Men's Health Patient Care

High Blood Pressure and Erectile Dysfunction

Doctor taking a blood pressure reading with cuff and stethoscope.

Erectile dysfunction is a very common problem that affects more than 30 million men in the United States. Men may experience erectile dysfunction at any age, although it becomes more common as you get older. Erectile dysfunction is when a person cannot get or keep an erection satisfactory for sexual intercourse.

According to the Centers for Disease Control and Prevention, more than half of men over 40 have high blood pressure, and high blood pressure is even more prevalent in older men.

For some men, there may be a connection between high blood pressure and erectile dysfunction. Understanding this relationship could help men improve their health and find the men’s health treatment that is right for them.

What is high blood pressure?

High blood pressure (also called hypertension) is when the force of blood flowing through your blood vessels is consistently too high. This can put you at risk for cardiovascular disease. High blood pressure causes damage to arteries, causing them to narrow and harden, which can result in heart attack and stroke.

It is important to regularly monitor blood pressure. A blood pressure reading of less than 120/80 is considered normal. The American Heart Association notes that there are typically no symptoms of high blood pressure, so regular doctor visits and blood pressure readings are the best way to catch the condition before it leads to a serious problem.

Healthy vessels with normal blood flow compared with damaged vessels affected by high blood pressure.

Does high blood pressure cause erectile dysfunction?

An erection is caused by blood rushing to fill the arteries in the penis. High blood pressure can block up the arteries that usually carry blood to the penis. When not enough blood circulates to the penis, this prevents it from becoming erect.

Since the arteries in the penis are smaller than the arteries in other parts of the body, they can be some of the first to be affected by high blood pressure and other cardiovascular conditions. Some men find out they have high blood pressure only after seeing their doctor about erectile dysfunction.

This means that erectile dysfunction could be an early sign of high blood pressure, cardiovascular disease or other health problems. Washington University urologists can help patients find the cause of their erectile dysfunction and the solution that is best for them.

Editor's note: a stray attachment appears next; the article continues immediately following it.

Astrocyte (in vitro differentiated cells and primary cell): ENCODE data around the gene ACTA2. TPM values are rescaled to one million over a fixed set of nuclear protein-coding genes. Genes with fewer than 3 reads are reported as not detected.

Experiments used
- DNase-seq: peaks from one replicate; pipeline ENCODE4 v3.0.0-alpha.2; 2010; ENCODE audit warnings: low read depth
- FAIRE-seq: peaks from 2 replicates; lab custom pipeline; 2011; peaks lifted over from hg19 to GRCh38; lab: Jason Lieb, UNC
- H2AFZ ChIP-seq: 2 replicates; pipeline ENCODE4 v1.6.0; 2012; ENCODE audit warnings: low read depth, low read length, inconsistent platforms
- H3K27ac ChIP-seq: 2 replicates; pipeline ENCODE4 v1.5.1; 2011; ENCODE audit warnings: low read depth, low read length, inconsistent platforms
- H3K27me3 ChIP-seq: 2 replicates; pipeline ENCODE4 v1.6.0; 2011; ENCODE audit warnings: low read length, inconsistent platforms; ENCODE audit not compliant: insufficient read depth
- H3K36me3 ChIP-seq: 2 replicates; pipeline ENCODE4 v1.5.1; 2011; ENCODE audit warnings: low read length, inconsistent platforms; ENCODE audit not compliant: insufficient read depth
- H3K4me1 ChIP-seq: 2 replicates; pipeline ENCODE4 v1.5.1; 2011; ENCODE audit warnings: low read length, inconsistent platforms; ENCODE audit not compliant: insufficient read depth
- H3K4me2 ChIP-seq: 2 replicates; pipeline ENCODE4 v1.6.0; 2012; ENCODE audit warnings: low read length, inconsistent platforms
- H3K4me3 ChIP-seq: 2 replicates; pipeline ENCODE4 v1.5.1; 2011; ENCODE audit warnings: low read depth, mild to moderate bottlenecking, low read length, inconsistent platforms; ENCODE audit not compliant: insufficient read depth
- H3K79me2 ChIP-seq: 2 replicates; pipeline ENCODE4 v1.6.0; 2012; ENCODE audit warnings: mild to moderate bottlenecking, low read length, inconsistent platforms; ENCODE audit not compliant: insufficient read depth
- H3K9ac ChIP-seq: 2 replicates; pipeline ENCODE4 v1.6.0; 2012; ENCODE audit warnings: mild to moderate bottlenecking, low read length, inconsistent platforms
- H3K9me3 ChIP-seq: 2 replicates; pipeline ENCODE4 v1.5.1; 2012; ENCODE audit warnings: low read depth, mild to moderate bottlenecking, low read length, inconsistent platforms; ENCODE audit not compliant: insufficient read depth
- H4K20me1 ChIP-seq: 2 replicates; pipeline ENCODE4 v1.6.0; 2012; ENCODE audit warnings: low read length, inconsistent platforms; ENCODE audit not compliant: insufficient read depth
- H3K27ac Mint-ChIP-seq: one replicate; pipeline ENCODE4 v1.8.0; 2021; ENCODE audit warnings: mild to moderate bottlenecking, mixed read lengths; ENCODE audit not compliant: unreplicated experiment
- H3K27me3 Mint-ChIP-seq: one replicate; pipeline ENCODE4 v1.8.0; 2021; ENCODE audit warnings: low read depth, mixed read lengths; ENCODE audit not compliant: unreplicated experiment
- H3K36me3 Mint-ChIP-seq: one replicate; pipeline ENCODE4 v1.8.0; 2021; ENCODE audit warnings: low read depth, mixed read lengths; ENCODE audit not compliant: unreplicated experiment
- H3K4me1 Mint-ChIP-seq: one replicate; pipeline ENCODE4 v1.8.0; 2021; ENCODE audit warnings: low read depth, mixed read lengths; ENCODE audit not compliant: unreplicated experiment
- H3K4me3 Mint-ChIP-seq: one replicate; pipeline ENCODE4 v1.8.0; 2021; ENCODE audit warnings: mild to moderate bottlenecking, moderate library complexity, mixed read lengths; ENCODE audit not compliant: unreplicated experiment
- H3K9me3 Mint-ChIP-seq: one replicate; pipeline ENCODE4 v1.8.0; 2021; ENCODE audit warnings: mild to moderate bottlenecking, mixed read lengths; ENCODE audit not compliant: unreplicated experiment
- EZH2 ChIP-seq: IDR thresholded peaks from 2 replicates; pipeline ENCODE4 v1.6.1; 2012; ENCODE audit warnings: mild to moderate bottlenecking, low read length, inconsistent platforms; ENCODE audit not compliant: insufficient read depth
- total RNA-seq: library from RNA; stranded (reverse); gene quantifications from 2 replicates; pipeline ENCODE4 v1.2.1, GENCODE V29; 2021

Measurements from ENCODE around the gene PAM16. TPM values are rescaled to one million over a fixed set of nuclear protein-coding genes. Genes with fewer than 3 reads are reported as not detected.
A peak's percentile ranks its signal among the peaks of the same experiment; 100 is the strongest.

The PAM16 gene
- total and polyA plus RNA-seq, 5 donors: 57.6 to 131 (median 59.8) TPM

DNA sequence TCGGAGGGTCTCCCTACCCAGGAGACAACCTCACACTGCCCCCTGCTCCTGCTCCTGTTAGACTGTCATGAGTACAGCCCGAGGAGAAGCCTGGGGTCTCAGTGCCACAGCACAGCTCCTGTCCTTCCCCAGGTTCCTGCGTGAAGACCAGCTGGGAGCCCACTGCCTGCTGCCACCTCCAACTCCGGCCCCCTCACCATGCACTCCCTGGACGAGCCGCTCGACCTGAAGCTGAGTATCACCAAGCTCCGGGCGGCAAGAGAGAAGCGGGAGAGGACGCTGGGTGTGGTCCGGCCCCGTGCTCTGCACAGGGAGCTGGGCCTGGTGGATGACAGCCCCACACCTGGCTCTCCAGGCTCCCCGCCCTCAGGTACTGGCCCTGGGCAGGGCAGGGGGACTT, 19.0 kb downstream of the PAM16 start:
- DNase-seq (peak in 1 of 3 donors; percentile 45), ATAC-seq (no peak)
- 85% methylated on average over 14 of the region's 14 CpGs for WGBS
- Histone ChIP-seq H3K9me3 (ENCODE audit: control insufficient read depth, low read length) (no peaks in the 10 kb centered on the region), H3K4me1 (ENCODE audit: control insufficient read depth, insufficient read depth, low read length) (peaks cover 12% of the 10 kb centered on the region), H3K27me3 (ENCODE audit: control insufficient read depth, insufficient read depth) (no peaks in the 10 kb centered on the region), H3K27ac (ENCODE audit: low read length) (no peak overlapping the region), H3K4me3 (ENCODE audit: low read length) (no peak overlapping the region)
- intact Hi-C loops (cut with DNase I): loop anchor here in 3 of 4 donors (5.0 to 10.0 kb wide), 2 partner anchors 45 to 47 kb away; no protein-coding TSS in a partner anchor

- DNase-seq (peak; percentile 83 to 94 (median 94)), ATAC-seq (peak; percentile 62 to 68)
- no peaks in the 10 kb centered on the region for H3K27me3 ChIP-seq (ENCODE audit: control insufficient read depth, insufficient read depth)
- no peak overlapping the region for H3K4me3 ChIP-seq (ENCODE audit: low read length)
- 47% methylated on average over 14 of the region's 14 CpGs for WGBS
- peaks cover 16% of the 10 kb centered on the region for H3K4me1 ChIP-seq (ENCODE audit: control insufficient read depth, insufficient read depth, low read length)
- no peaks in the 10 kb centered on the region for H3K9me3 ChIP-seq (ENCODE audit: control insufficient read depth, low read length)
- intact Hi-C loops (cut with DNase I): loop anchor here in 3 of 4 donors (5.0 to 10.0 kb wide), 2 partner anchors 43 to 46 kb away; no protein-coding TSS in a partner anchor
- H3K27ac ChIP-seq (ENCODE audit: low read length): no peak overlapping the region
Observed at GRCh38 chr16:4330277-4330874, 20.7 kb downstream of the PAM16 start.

Can blood pressure medications cause erectile dysfunction?

Some common drugs for treating high blood pressure might cause erectile dysfunction. These medications may decrease the force of blood flow into the penis, make it more difficult for the arteries to widen and allow blood to flow, or affect the nerve impulses that usually lead to an erection.

Certain types of blood pressure medications are not safe to mix with other drugs, such as pills for erectile dysfunction. The best way to find out about side effects and interactions of these drugs is to talk to a doctor.

Even if high blood pressure medication is causing erectile dysfunction, there may be options to help. Washington University urologists offer a range of medical and minimally invasive treatments for erectile dysfunction.

Erectile Dysfunction Treatment at Washington University Urology

The men’s health specialists at Washington University Urology consider every aspect of a person’s health. Our experts start by determining the underlying cause of the problem. Once your urologist knows the root cause of erectile dysfunction, they can help you understand your options. Different types of treatment may be better for some men, depending on their health and other conditions.

If high blood pressure or another condition might be causing erectile dysfunction, Washington University urologists can also help men connect with other doctors to improve their overall health.

To learn more about men’s health and erectile dysfunction treatment, visit the Washington University Urology website.

To schedule an appointment with a Washington University urologist, please call 314-362-8200 or fill out an online appointment form.